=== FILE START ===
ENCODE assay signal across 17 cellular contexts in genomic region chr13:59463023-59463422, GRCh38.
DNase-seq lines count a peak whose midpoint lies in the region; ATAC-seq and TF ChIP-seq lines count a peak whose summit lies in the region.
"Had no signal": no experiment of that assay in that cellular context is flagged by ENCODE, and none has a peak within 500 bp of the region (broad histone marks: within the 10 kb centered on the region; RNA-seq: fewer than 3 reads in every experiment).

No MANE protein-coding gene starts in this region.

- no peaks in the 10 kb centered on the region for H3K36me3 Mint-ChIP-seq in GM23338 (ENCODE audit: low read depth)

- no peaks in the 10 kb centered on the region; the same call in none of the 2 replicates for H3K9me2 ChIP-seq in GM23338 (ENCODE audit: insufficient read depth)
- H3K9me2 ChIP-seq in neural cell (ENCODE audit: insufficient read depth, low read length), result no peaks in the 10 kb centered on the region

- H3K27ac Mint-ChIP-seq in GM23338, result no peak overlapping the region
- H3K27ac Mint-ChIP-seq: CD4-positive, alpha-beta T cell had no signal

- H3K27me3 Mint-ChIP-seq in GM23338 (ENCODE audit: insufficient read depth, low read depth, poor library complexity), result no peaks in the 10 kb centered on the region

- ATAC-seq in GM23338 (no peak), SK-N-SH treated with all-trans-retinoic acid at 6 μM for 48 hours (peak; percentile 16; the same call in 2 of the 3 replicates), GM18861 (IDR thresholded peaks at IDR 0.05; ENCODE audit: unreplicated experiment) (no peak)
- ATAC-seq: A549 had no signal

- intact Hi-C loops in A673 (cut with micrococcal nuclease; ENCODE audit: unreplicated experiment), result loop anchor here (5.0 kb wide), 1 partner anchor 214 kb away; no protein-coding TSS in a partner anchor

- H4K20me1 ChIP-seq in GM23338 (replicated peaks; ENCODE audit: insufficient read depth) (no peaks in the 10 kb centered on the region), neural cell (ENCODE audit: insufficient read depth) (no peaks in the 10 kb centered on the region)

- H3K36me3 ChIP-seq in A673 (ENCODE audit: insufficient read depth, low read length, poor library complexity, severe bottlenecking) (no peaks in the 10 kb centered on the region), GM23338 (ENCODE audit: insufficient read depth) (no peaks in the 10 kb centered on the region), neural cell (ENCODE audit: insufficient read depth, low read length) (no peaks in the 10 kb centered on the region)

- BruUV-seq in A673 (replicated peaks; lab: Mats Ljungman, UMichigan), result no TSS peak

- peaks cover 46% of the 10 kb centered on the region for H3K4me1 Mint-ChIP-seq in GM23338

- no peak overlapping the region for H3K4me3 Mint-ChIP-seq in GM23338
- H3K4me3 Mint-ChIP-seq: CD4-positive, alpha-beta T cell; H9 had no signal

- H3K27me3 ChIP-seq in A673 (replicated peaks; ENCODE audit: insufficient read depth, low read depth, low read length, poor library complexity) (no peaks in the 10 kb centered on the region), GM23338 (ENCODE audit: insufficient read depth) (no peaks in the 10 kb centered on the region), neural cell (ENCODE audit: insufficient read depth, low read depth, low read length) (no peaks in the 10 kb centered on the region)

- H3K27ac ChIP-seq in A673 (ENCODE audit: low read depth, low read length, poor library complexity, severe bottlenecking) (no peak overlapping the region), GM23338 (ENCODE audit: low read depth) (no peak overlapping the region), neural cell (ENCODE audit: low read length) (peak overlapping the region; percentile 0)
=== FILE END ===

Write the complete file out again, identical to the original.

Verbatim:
ENCODE assay signal across 17 cellular contexts in genomic region chr13:59463023-59463422, GRCh38.
DNase-seq lines count a peak whose midpoint lies in the region; ATAC-seq and TF ChIP-seq lines count a peak whose summit lies in the region.
"Had no signal": no experiment of that assay in that cellular context is flagged by ENCODE, and none has a peak within 500 bp of the region (broad histone marks: within the 10 kb centered on the region; RNA-seq: fewer than 3 reads in every experiment).

No MANE protein-coding gene starts in this region.

- no peaks in the 10 kb centered on the region for H3K36me3 Mint-ChIP-seq in GM23338 (ENCODE audit: low read depth)

- no peaks in the 10 kb centered on the region; the same call in none of the 2 replicates for H3K9me2 ChIP-seq in GM23338 (ENCODE audit: insufficient read depth)
- H3K9me2 ChIP-seq in neural cell (ENCODE audit: insufficient read depth, low read length), result no peaks in the 10 kb centered on the region

- H3K27ac Mint-ChIP-seq in GM23338, result no peak overlapping the region
- H3K27ac Mint-ChIP-seq: CD4-positive, alpha-beta T cell had no signal

- H3K27me3 Mint-ChIP-seq in GM23338 (ENCODE audit: insufficient read depth, low read depth, poor library complexity), result no peaks in the 10 kb centered on the region

- ATAC-seq in GM23338 (no peak), SK-N-SH treated with all-trans-retinoic acid at 6 μM for 48 hours (peak; percentile 16; the same call in 2 of the 3 replicates), GM18861 (IDR thresholded peaks at IDR 0.05; ENCODE audit: unreplicated experiment) (no peak)
- ATAC-seq: A549 had no signal

- intact Hi-C loops in A673 (cut with micrococcal nuclease; ENCODE audit: unreplicated experiment), result loop anchor here (5.0 kb wide), 1 partner anchor 214 kb away; no protein-coding TSS in a partner anchor

- H4K20me1 ChIP-seq in GM23338 (replicated peaks; ENCODE audit: insufficient read depth) (no peaks in the 10 kb centered on the region), neural cell (ENCODE audit: insufficient read depth) (no peaks in the 10 kb centered on the region)

- H3K36me3 ChIP-seq in A673 (ENCODE audit: insufficient read depth, low read length, poor library complexity, severe bottlenecking) (no peaks in the 10 kb centered on the region), GM23338 (ENCODE audit: insufficient read depth) (no peaks in the 10 kb centered on the region), neural cell (ENCODE audit: insufficient read depth, low read length) (no peaks in the 10 kb centered on the region)

- BruUV-seq in A673 (replicated peaks; lab: Mats Ljungman, UMichigan), result no TSS peak

- peaks cover 46% of the 10 kb centered on the region for H3K4me1 Mint-ChIP-seq in GM23338

- no peak overlapping the region for H3K4me3 Mint-ChIP-seq in GM23338
- H3K4me3 Mint-ChIP-seq: CD4-positive, alpha-beta T cell; H9 had no signal

- H3K27me3 ChIP-seq in A673 (replicated peaks; ENCODE audit: insufficient read depth, low read depth, low read length, poor library complexity) (no peaks in the 10 kb centered on the region), GM23338 (ENCODE audit: insufficient read depth) (no peaks in the 10 kb centered on the region), neural cell (ENCODE audit: insufficient read depth, low read depth, low read length) (no peaks in the 10 kb centered on the region)

- H3K27ac ChIP-seq in A673 (ENCODE audit: low read depth, low read length, poor library complexity, severe bottlenecking) (no peak overlapping the region), GM23338 (ENCODE audit: low read depth) (no peak overlapping the region), neural cell (ENCODE audit: low read length) (peak overlapping the region; percentile 0)